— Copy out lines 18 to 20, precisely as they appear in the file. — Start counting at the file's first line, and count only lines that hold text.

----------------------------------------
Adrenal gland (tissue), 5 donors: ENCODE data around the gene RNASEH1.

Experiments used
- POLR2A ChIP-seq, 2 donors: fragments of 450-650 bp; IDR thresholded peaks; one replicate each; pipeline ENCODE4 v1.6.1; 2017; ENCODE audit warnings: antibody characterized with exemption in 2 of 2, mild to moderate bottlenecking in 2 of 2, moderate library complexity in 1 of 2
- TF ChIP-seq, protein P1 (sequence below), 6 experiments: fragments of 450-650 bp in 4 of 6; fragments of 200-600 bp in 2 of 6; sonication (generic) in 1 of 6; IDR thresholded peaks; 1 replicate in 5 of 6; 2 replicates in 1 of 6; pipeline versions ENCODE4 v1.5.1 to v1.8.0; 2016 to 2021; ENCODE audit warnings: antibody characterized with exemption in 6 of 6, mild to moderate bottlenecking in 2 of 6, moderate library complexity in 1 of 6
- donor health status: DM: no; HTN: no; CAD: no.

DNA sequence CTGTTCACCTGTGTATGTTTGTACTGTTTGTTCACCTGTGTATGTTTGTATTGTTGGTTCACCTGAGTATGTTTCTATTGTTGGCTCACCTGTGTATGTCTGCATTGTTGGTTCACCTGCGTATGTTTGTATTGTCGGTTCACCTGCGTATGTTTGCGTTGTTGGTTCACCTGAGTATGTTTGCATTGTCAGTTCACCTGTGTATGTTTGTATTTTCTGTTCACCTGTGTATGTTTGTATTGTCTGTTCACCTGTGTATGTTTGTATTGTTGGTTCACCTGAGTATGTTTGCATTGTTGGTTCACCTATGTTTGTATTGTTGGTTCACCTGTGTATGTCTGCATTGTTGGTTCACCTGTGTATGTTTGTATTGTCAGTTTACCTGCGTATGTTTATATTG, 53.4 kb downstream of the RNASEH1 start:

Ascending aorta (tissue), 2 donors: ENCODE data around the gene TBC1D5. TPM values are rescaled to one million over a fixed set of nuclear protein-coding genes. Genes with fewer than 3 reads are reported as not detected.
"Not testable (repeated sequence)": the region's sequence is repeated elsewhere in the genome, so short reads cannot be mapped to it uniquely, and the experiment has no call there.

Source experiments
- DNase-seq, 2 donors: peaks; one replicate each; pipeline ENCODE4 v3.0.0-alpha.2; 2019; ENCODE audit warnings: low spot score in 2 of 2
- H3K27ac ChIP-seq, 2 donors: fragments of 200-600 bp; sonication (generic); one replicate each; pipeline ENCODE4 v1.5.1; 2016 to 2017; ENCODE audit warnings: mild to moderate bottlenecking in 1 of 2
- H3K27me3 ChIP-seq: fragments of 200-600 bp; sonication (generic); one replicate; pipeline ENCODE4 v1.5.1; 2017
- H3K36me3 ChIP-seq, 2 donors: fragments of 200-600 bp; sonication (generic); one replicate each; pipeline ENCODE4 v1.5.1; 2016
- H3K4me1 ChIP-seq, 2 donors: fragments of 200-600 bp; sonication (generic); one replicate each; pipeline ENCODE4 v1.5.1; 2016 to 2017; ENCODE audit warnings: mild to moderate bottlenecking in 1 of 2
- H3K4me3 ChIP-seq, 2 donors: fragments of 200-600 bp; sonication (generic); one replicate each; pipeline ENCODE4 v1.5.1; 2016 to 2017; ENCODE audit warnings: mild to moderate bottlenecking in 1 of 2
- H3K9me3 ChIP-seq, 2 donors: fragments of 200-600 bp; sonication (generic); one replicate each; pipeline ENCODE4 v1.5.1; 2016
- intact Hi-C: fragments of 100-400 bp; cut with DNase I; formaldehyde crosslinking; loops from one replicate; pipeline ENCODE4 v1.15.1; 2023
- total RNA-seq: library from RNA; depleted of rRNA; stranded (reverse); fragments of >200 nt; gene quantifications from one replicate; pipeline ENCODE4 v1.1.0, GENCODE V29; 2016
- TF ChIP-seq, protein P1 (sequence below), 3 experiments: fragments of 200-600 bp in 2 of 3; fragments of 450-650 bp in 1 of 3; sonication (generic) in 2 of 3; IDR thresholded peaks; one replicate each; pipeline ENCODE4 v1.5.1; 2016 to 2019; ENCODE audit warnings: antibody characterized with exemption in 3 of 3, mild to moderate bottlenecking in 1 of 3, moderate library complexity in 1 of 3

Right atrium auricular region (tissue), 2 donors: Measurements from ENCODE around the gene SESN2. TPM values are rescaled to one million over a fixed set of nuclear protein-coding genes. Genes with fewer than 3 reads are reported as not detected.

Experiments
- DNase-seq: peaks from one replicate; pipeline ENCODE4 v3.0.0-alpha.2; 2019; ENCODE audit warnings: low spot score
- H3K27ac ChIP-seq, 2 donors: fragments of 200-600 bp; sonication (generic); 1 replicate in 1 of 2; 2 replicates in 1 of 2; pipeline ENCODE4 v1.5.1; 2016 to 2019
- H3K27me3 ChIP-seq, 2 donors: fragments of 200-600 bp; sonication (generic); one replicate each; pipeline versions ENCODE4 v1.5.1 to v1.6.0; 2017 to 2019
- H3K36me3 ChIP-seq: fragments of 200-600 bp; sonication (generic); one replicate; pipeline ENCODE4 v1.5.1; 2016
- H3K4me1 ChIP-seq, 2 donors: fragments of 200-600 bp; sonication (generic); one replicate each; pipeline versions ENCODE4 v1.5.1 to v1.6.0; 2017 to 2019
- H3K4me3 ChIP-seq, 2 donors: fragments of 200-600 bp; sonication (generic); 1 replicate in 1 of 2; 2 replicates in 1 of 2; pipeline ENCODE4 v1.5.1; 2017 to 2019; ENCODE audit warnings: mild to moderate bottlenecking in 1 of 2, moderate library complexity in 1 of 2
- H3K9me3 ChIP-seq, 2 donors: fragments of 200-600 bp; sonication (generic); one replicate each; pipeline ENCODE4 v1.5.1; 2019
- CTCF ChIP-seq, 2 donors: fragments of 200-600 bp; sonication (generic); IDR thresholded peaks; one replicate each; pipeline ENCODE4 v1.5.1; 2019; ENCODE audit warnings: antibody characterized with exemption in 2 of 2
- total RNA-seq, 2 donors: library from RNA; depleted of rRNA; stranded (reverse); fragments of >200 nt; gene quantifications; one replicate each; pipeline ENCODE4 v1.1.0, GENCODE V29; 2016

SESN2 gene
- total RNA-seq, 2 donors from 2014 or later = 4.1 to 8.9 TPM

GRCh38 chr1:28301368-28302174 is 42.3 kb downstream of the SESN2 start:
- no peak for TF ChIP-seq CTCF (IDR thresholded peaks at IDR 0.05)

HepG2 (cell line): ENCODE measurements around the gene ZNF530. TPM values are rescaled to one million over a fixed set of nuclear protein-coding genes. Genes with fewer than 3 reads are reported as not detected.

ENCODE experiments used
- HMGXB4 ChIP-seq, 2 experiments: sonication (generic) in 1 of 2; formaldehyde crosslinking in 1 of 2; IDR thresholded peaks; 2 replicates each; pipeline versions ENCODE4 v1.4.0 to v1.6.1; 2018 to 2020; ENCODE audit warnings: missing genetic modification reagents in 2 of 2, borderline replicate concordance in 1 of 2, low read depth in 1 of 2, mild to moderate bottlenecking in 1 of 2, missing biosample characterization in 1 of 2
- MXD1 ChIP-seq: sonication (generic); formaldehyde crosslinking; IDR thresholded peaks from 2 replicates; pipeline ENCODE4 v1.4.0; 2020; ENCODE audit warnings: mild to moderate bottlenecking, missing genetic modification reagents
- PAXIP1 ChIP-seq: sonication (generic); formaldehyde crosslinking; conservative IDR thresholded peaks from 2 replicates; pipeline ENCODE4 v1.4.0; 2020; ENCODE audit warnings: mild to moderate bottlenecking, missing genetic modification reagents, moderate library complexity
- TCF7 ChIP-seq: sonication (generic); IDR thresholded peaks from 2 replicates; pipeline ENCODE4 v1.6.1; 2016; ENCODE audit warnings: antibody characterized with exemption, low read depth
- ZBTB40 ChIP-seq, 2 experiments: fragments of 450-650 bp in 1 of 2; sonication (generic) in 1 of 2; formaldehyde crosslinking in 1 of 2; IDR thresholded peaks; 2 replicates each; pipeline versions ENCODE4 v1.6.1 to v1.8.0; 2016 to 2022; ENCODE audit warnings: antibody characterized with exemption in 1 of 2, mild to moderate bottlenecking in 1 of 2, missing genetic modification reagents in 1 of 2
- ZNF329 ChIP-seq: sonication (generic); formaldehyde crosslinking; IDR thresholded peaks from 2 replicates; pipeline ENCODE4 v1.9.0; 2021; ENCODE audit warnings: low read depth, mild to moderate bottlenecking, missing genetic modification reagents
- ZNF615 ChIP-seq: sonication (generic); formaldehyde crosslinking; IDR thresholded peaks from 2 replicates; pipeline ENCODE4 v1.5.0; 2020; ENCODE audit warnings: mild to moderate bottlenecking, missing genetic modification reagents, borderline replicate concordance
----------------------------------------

- total RNA-seq: library from RNA; depleted of rRNA; stranded (reverse); fragments of >200 nt; gene quantifications from one replicate; pipeline ENCODE4 v1.1.0, GENCODE V29; 2016
- TF ChIP-seq, protein P1 (sequence below), 3 experiments: fragments of 200-600 bp in 2 of 3; fragments of 450-650 bp in 1 of 3; sonication (generic) in 2 of 3; IDR thresholded peaks; one replicate each; pipeline ENCODE4 v1.5.1; 2016 to 2019; ENCODE audit warnings: antibody characterized with exemption in 3 of 3, mild to moderate bottlenecking in 1 of 3, moderate library complexity in 1 of 3

Right atrium auricular region (tissue), 2 donors: Measurements from ENCODE around the gene SESN2. TPM values are rescaled to one million over a fixed set of nuclear protein-coding genes. Genes with fewer than 3 reads are reported as not detected.